The Swiss know a thing or two about cable transport.
Graced by the majestic Alps, Switzerland is anything but flat. Steep mountains rise up to the sky across the landlocked European country, creating breathtaking vistas. And climbing all of those hills and mountains can also be breathtaking. To ease that burden, a variety of cable-based transport mechanisms have been installed across Switzerland: cable cars, gondolas, trams, chairlifts, and even buckets attached to a rope. Hundreds of aerial lifts rise up the mountains, with many open year-round.
Many of these aerial lifts operate on a common principle: some type of passenger vehicle is suspended in the air by a cable, which itself is suspended across tall towers planted firmly into the mountain. An engine rotates the cable, causing the vehicle to move up — and then down — the mountain between two or more loading/unloading stations.
As skiers, we’re intimately familiar with cable transport. Virtually every ski resort has at least one fixed grip chairlift, while many have more sophisticated high-speed lifts, capable of slowing down at loading stations and speeding up during the ascent and descent. Some resorts have enclosed (and sometimes heated) gondolas in place of open chairs, while others have higher-capacity trams that shuttle a crowd of people up the mountain all in one go. While all of these methods are capable of efficiently and safely transporting large numbers of passengers up and down significant vertical distances, they vary in their technology and design.
Located in the beautiful lakeside town of Lucerne, Switzerland, the Swiss Museum of Transport (Verkehrshaus der Schweiz, or literally “Transportation House of Switzerland”) is a modern, captivating museum that highlights different modes of transportation used throughout Switzerland, with a focus on trains, automobiles, ships, and airplanes. But the museum, fittingly, also has a section dedicated entirely to cable transport, which will be of particular interest to passionate skiers and snowboarders.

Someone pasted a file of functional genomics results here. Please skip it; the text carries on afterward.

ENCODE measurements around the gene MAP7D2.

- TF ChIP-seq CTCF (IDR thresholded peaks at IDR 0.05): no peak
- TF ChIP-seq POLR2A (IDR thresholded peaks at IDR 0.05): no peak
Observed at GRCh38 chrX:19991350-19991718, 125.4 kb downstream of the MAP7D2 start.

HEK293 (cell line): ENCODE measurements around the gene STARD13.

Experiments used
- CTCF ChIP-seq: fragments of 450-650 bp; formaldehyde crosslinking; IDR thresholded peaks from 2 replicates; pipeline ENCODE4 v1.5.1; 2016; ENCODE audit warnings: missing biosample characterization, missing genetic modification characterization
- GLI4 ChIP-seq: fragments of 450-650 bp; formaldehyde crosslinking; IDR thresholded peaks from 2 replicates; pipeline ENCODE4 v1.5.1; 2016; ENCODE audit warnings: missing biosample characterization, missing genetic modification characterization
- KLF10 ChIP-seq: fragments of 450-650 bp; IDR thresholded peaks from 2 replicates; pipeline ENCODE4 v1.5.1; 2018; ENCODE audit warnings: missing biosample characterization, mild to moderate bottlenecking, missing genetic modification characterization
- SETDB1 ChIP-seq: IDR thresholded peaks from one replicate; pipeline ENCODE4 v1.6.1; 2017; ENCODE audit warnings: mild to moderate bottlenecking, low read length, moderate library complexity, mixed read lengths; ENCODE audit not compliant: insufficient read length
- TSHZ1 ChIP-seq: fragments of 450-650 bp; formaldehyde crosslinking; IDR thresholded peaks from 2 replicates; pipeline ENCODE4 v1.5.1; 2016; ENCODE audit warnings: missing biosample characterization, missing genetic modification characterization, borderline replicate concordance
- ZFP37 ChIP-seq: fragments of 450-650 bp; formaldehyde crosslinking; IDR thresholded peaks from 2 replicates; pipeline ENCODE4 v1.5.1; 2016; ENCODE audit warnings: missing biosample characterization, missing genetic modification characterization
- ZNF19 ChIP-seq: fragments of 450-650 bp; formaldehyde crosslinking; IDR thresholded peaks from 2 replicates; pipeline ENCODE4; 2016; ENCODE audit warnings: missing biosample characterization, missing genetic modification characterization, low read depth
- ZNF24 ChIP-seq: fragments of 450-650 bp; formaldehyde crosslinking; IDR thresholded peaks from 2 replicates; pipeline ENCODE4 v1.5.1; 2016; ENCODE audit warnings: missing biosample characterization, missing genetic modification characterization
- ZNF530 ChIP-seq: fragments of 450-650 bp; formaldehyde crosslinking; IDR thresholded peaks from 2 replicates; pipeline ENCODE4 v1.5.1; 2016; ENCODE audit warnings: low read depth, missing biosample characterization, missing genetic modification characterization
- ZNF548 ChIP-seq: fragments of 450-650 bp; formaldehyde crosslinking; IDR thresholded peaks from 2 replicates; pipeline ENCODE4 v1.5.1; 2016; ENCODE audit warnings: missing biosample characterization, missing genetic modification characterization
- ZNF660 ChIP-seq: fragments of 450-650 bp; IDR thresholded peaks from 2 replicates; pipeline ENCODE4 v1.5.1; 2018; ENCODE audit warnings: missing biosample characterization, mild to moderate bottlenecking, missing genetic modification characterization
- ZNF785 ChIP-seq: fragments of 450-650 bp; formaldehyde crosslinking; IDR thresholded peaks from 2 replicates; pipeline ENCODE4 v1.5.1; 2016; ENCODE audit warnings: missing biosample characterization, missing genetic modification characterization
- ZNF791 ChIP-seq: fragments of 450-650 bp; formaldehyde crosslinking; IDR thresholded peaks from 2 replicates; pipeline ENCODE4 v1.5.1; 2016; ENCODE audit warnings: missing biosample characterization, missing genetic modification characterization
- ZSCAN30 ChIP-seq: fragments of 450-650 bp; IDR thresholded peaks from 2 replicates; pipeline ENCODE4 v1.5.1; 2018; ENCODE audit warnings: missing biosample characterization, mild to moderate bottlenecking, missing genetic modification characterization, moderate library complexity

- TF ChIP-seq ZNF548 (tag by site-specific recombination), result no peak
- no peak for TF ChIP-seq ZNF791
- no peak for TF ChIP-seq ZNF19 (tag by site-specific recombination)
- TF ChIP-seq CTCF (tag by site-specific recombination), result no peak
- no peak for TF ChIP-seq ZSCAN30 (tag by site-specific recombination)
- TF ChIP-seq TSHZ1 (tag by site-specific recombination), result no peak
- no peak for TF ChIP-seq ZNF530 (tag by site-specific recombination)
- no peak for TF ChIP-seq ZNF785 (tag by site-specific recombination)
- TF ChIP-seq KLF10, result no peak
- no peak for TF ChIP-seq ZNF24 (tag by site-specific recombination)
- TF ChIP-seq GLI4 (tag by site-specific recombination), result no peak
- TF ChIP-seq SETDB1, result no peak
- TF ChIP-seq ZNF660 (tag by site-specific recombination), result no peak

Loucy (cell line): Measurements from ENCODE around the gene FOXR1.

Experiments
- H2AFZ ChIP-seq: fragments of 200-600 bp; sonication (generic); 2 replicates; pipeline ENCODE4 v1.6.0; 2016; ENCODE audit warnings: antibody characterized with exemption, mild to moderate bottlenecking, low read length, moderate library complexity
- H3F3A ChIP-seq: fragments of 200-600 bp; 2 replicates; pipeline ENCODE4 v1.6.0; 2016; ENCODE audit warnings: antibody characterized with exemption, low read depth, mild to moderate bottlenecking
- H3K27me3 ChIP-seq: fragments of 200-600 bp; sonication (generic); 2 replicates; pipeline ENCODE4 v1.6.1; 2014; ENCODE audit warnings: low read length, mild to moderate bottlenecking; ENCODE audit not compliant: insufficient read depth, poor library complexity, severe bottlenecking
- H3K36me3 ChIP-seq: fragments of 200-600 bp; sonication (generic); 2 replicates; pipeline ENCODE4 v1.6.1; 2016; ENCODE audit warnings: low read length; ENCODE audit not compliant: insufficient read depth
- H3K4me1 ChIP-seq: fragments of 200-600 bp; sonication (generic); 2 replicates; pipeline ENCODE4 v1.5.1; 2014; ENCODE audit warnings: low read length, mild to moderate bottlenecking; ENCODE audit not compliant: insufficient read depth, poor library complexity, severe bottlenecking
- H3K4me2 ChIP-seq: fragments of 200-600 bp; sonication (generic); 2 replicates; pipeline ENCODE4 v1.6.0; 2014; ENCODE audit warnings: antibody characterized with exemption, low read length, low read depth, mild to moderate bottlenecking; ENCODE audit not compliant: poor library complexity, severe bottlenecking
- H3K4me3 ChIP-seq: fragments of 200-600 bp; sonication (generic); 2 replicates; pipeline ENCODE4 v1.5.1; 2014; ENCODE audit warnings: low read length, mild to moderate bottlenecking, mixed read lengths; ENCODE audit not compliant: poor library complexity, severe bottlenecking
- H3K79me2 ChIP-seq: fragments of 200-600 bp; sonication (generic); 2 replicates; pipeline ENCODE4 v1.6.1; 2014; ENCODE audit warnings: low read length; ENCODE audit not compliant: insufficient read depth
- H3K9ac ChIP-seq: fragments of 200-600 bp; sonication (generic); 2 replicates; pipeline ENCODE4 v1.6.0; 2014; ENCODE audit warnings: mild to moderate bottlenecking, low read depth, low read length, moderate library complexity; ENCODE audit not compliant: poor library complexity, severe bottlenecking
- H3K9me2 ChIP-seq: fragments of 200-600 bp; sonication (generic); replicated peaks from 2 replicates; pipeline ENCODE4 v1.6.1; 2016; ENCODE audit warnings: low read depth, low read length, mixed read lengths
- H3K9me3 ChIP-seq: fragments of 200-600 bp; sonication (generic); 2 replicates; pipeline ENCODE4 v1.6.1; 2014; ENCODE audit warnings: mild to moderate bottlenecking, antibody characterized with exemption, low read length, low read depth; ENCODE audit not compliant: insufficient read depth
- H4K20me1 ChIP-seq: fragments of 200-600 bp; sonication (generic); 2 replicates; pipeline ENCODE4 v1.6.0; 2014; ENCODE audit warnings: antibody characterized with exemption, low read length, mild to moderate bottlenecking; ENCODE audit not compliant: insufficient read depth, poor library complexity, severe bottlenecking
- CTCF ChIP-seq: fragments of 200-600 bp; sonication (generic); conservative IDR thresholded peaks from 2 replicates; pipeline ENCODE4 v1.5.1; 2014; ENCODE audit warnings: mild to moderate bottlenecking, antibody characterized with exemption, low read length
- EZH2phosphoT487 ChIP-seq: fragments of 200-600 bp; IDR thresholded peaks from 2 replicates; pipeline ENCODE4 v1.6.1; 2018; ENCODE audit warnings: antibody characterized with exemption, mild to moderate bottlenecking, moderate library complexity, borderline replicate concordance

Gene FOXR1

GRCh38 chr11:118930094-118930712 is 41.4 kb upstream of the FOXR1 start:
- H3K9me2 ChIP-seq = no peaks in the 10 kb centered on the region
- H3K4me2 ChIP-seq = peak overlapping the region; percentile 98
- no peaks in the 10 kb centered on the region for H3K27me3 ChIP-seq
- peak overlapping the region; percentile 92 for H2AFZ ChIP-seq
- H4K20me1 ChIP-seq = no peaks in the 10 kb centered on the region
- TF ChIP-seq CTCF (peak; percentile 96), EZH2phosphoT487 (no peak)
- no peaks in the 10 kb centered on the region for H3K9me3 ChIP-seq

The museum traces through cable transport from the early days to modern times, showing how the engineering of lift systems has evolved. You can see an example of early hand-operated cableways (some of which are still used in private settings in Switzerland), up to modern systems that are computer-controlled and loaded with electronic sensors.
Cable-based aerial lifts are all dependent on — of course — the cable itself, and the technology for cables has evolved over time, beginning with natural fiber ropes and moving to much stronger steel-based cables, consisting of hundreds of woven steel strands. The museum has examples of aerial cables you can feel and touch, including the most common types of steel cables used today on your favorite chairlifts. Newer cables weave plastic strands into the steel cables, increasing their resilience and lifespan and also presenting the opportunity to sneak data and electric feeds directly into the cables. The museum describes the relative strengths of each cable type, along with how they are manufactured.
There are many examples of the passenger vehicles that attach to these cables as well, from uncomfortable wooden boards you sit on up to modern gondola cabins. In fact, an example lift tower is located outside of the museum, with a modern gondola hanging from it; you can exit a door from the exhibit and step into the suspended gondola, pretending you are on the way to make some first tracks.